Results: We found that adenocarcinoma (not otherwise specified) was the most common histological subtype of CRC in males and females, accounting for 81.91 and 81.95% of CRC cases, respectively. Signet ring cell carcinoma was the least prevalent subtype of CRC in males and females and accounted for 1.5 and 0.94% of CRC cases, respectively. In patients aged 45 years or older, there was a steady upward trend in the incidence of CRC, and the highest ASR of CRC incidence among both males and females was in the age group of 80-84 years, with an ASR of 144.69 per 100,000 person-years for males and 119.18 per 100,000 person-years for females. The highest incidence rates of CRC in Iran were found in the central, northern, and western provinces. Provinces in the southeast of Iran had the lowest incidence rates of CRC.

Conclusions: Wide geographical variation was found in the incidence of CRC across the 31 provinces of Iran. These variations must be considered for prevention and control programs for CRC, as well as for resource allocation purposes.
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http://dx.doi.org/10.4178/epih.e2017020DOI Listing
http://www.ncbi.nlm.nih.gov/pmc/articles/PMC5543296PMC
August 2017

Global Incidence and Mortality Rates of Stomach Cancer and the Human Development Index: an Ecological Study.

Asian Pac J Cancer Prev 2016 ;17(4):1701-4

Department of Educational Health, School of Public Health, Hamadan University of Medical Sciences, Hamadan, Iran E-mail :

Background: Stomach cancer (SC) is the second leading cause of cancer death with the rate of 10.4% in the world. The correlation between the incidence and mortality rates of SC and human development index (HDI) has not been globally determined. Therefore, this study aimed to determine the association between the incidence and mortality rates of SC and HDI in various regions.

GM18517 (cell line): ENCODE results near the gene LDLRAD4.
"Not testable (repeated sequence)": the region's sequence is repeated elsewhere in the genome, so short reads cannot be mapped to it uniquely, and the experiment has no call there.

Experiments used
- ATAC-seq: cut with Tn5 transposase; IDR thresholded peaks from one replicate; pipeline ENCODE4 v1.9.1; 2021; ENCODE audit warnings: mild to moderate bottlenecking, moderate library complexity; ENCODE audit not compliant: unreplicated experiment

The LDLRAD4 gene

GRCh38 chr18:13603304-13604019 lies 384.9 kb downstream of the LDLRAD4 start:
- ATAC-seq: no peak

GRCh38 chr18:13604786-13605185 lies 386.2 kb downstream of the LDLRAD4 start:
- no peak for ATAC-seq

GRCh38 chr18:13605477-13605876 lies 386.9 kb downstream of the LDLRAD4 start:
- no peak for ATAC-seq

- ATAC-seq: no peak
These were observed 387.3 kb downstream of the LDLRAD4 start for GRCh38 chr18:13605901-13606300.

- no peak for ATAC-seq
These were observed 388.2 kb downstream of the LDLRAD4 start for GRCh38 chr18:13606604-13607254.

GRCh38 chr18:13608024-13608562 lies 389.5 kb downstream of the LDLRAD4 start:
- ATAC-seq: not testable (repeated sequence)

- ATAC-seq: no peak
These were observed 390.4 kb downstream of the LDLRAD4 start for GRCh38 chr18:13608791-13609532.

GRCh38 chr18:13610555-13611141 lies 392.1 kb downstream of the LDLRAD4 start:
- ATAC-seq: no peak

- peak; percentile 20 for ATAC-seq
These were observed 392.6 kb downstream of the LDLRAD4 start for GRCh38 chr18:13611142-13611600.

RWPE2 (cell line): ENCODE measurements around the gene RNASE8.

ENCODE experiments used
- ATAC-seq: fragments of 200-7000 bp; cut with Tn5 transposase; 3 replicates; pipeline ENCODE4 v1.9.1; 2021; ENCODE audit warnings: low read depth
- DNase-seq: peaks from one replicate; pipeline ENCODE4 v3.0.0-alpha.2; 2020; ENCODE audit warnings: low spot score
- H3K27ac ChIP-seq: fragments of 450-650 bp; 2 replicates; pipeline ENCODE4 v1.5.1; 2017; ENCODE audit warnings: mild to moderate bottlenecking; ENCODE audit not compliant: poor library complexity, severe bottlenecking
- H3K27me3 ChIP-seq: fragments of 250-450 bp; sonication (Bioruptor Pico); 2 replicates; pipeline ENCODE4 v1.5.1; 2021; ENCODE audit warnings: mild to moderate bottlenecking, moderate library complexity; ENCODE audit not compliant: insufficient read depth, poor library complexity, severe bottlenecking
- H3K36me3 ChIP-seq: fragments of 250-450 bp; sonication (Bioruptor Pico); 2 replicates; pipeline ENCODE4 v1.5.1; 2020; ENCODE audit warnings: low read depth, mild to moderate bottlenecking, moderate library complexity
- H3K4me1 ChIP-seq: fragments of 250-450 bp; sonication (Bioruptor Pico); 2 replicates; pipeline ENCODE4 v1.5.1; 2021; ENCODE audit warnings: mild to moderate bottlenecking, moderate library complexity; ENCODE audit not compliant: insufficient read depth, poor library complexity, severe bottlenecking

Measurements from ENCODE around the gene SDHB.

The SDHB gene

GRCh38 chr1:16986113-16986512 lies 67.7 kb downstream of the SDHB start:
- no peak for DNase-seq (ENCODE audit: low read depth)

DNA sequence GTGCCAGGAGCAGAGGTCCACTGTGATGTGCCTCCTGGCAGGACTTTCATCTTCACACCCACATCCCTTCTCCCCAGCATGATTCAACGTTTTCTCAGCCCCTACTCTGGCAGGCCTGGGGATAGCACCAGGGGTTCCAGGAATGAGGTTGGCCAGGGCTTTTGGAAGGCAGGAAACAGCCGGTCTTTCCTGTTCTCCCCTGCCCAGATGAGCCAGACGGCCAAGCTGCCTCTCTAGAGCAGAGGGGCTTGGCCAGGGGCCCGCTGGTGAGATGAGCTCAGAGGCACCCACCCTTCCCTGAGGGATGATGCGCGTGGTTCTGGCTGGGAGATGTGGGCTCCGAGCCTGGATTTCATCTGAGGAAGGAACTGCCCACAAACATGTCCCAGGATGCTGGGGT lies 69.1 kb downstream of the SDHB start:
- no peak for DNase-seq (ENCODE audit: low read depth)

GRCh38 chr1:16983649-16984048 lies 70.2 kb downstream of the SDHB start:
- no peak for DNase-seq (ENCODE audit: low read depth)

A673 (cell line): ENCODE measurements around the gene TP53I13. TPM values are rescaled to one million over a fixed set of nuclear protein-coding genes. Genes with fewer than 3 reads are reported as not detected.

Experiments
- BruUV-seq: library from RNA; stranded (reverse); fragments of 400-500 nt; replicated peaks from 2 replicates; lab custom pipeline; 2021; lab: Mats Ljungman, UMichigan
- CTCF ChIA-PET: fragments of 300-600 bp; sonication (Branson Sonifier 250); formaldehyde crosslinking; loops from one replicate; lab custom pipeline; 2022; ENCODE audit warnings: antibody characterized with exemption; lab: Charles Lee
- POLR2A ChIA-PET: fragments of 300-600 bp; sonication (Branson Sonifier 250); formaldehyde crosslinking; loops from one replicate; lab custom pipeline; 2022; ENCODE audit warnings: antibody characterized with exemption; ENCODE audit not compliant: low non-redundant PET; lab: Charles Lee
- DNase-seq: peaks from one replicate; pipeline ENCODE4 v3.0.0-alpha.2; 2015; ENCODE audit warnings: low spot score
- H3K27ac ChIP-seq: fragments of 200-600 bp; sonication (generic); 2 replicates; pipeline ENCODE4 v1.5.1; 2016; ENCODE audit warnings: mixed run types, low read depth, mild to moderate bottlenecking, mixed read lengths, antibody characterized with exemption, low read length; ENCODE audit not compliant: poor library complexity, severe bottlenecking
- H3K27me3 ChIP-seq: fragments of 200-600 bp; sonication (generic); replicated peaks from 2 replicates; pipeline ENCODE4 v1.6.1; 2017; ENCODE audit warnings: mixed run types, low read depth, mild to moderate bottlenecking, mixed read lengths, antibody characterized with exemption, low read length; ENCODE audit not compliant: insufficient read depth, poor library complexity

Materials And Methods: In this global ecological study, we used the data about the incidence and mortality rate of SC and HDI from the global cancer project and the United Nations Development Programme database, respectively.

Results: In 2012, SCs were estimated to have affected a total of 951,594 individuals (crude rate: 13.5 per 100,000 individuals) with a male/female ratio of 1.97, and caused 723,073 deaths worldwide (crude rate: 10.2 per 100,000 individuals). There was a positive correlation between the HDI and both incidence (r=0.28, <0.05) and mortality rates of SC (r=0.13, P = 0.1) in the world in 2012.

Conclusions: The high incidence and mortality rates of SC in countries with high and very high HDI is remarkable which should be the top priority of interventions for global health policymakers. In addition, health programs should be provided to reduce the burden of this disease in the regions with high incidence and mortality rates of SC.
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http://dx.doi.org/10.7314/apjcp.2016.17.4.1701DOI Listing
January 2017

Factors associated with delay in post-exposure prophylaxis in bitten people.

Med J Islam Repub Iran 2014 29;28:158. Epub 2014 Dec 29.

4. MSc Student in Health Education, Department of Public Health, School of Public Health, Hamadan University of Medical Sciences, Hamadan, Iran.

Background: Although the incidence of animal bite is increasing in Iran, there is no sufficient knowledge about delayed Post-Exposure Prophylaxis (PEP). Hence, the aim of this study was to evaluate delayed PEP and its associated factors in bitten people.

Methods: This cross-sectional study was conducted in Tuyserkan district of Hamadan Province (West of Iran) from February 2011 to February 2012 and included 425 cases of animal bites recorded in the Rabies Treatment Center (RTC) using the census method. The associations between delayed PEP and each of the potential risk factors were investigated using Chi-square test.

Results: Of 425 registered cases, 71.8% were male and 81.2% were from rural areas. The mean age of the subjects was 32.4 years (±21.3). Dogs were the most frequent source of exposure (69.4%), and the most common bitten part of the body was legs (49.4%). With respect to the wounds, 16.2% of the cases had deep injuries. Overall, 37.2% of the cases received timely PEP (less than 6 hours). Delayed PEP was associated with sex (p= 0.001), type of animal (p= 0.020), injury status (p<0.001), place of residence (p= 0.006) and distance from RTC (p<0.001).

Conclusion: Although all victims of animal bite injuries suspected to be rabid, they received complete PEP. However, delayed time of PEP was still very high. The factors associated with delayed PEP may help health care workers to prevent adverse disease outcomes. Furthermore, considering the results of this study, it is highly recommended that proper attention and emphasis be given to public educational programs on dog behavior, dogchild interaction, the risk of dog bites and bite wound management for the general population, particularly children.
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http://www.ncbi.nlm.nih.gov/pmc/articles/PMC4322343PMC
February 2015